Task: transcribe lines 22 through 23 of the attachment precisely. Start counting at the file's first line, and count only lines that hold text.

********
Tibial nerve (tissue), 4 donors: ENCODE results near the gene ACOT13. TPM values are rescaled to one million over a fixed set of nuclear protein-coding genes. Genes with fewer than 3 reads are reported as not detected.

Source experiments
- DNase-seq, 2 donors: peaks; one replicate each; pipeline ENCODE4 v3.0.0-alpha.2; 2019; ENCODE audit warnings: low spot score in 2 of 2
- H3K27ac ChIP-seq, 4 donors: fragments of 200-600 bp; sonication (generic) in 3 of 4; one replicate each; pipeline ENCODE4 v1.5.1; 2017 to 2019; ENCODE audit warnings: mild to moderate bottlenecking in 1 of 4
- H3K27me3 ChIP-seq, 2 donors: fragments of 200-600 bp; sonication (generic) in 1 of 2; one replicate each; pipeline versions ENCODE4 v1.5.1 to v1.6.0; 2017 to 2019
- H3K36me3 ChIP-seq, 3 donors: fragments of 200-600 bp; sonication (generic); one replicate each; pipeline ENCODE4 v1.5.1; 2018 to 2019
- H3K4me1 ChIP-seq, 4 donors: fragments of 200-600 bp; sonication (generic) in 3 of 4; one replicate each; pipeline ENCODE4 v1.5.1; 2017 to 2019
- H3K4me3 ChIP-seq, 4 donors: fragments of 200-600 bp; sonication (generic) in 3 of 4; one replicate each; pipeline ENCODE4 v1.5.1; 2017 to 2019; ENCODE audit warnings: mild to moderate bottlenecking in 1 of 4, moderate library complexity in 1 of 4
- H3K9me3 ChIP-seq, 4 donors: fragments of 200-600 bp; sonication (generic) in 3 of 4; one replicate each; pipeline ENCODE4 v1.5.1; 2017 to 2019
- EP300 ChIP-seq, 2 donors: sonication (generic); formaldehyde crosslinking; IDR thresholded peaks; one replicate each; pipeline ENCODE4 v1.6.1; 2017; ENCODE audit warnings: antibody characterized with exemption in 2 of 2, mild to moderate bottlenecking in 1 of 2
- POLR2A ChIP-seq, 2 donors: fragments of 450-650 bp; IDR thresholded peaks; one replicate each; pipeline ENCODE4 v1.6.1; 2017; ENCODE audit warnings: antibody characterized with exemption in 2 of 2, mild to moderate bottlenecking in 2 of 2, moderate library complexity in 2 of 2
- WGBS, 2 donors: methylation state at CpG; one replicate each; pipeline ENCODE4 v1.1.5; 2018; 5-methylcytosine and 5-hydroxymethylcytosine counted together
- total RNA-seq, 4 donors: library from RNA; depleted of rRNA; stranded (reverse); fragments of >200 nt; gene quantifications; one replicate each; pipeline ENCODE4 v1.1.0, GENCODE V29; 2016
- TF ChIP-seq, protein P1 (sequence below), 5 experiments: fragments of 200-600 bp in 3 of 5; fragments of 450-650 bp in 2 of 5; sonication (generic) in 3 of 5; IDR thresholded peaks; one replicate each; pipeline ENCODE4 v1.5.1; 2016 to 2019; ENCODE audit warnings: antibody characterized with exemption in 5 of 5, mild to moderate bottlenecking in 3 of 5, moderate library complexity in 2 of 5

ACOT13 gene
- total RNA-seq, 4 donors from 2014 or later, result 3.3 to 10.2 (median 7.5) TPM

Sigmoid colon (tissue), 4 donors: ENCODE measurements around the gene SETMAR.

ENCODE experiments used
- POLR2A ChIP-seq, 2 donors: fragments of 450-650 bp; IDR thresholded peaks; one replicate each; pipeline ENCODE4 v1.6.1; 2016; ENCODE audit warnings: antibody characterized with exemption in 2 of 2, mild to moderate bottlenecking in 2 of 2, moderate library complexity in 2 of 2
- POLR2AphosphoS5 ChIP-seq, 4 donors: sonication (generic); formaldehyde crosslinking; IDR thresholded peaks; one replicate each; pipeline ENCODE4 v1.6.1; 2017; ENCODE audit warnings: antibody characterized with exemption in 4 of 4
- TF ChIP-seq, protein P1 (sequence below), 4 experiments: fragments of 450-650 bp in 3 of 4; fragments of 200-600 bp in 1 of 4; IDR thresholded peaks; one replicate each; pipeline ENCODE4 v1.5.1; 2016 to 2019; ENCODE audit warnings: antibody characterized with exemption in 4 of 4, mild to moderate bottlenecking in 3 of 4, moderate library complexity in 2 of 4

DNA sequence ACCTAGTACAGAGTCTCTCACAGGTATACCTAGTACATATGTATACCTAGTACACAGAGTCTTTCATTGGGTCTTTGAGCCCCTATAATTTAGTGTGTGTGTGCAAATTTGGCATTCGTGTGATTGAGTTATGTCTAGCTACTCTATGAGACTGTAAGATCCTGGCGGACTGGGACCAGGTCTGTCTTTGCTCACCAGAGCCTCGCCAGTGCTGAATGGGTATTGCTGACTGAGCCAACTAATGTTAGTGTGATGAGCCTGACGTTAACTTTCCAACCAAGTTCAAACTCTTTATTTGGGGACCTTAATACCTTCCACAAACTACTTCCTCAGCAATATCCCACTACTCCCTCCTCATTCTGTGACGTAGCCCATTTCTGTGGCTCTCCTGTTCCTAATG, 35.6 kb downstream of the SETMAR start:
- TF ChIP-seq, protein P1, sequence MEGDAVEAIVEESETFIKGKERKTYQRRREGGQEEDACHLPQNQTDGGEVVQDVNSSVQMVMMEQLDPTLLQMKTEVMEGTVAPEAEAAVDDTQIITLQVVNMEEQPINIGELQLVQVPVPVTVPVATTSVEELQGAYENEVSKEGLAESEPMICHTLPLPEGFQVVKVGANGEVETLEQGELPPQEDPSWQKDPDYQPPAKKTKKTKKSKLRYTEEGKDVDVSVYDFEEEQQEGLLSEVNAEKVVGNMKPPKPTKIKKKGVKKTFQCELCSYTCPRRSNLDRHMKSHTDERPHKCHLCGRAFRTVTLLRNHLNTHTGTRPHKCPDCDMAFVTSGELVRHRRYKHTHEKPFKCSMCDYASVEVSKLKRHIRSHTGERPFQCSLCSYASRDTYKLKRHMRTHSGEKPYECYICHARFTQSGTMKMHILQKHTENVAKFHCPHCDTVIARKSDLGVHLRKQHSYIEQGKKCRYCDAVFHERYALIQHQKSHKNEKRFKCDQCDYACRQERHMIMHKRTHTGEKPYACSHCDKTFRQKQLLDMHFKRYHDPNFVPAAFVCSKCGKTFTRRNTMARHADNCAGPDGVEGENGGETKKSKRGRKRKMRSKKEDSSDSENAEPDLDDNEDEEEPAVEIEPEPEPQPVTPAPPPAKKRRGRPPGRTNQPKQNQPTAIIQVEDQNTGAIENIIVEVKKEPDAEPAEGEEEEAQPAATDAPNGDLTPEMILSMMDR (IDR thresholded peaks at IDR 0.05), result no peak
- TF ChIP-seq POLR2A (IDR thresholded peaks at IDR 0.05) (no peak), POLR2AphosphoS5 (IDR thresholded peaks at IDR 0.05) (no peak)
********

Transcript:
DNA sequence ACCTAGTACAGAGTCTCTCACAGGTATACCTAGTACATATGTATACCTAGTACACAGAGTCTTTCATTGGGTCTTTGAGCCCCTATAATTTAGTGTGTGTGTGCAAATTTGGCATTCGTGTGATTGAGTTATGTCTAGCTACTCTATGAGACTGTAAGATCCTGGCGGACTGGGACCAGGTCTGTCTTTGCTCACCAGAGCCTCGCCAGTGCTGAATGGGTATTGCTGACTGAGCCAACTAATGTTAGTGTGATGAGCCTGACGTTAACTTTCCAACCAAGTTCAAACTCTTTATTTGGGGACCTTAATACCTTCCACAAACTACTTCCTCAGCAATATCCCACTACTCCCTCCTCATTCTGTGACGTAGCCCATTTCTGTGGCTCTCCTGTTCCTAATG, 35.6 kb downstream of the SETMAR start:
- TF ChIP-seq, protein P1, sequence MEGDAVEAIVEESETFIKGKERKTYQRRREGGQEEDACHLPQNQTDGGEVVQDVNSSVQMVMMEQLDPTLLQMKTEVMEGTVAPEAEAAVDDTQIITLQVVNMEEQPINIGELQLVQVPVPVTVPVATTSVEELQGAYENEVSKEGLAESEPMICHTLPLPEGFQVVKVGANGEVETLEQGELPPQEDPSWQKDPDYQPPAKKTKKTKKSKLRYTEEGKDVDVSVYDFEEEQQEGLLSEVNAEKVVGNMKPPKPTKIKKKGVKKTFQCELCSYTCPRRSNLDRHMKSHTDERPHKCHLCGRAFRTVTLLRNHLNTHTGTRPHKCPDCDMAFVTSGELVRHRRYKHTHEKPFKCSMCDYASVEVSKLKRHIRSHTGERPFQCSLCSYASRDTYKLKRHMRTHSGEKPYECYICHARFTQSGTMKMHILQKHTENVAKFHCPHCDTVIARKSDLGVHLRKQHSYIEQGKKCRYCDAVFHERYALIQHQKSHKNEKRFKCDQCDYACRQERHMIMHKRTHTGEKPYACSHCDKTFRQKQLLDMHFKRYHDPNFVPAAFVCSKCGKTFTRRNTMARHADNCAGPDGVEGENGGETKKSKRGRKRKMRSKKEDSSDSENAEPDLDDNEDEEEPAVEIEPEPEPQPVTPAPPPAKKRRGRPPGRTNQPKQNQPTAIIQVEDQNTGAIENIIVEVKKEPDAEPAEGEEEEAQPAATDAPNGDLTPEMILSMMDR (IDR thresholded peaks at IDR 0.05), result no peak